"Are there any stores around here?"
Translation:¿Hay alguna tienda por aquí?
I believe that the general rule is: if the expectation is that there are a limited number of stores (bars, banks, or anything else) nearby, then the singular is always used. If, on the other hand, there are a large number or unlimited, or unspecified (but more than one or two) number of things, the plural would be used. https://spanish.kwiziq.com/revision/grammar/using-alguno-alguna-algunos-and-algunas-to-say-some-one-or-any-pronouns
I think the problem comes from the article "a" In English it means at least one. Do you have a house? Yes, I have two. In Spanish "un" means exactly one (and not more). Tienes una casa? NO, tengo dos!! So "Hay una tienda?" literally asks "Is there exactly one store:" (not more), So we use "any" -- "Hay alguna tienda?" --- Are there any stores. It's a little confusing for sure!
Am I wrong to look at this translation this way? I, too, thought the answer should be "tiendas" but after reading the comments, understand that it is just a Spanish way of doing it. I don't fret over it because I think that a Spanish speaker would know what I was saying and not be concerned about correcting my grammer. In other words, I try to remember these idiosyncrasies, but I see no point in demanding an explanation why other than that's just the way it is.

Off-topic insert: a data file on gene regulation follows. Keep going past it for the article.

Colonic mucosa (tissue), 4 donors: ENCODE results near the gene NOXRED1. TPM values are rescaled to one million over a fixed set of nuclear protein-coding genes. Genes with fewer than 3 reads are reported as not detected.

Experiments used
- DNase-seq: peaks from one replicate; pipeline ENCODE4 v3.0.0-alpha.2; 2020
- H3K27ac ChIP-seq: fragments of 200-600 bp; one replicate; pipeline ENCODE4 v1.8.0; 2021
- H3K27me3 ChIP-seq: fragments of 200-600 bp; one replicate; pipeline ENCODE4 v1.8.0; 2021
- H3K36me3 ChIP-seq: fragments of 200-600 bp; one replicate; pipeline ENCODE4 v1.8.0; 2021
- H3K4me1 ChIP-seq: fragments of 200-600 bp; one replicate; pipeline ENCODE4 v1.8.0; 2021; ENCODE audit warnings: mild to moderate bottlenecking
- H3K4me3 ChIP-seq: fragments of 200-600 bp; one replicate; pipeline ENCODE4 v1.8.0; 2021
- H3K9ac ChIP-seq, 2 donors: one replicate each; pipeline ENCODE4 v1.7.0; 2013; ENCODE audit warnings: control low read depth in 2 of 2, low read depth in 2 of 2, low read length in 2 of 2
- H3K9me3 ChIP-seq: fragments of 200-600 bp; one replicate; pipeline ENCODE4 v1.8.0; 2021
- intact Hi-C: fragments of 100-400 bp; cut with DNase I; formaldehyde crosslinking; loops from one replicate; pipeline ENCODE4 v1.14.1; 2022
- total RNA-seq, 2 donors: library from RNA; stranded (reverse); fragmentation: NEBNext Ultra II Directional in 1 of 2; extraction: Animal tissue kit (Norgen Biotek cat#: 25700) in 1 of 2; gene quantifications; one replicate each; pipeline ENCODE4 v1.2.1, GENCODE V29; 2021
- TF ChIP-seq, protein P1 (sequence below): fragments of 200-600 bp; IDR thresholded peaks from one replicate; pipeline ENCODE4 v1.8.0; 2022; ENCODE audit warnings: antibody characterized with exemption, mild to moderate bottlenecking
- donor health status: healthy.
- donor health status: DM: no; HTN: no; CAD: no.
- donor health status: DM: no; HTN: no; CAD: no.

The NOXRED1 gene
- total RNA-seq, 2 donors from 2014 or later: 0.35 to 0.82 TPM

Algunas is positive ningunas is negative. If the sentence is negative in spanish then everything must be negative. That isn't done in english. Positive: ¿Ellos tienen alguna fruta?, Do they have any fruit? Negative: ¿Ellos no tienen ninguna fruta?, Don't they have any fruit?
Hope this helps.
As a rule, Spanish seldom (almost never) uses algunas/algunos to mean "any".
Those words are used to mean "some" or "a few".
If "any" is used in an English sentence, often it is not translated at all in the Spanish version. If it is translated, Spanish uses the singular "algún/ alguna" with a singular noun.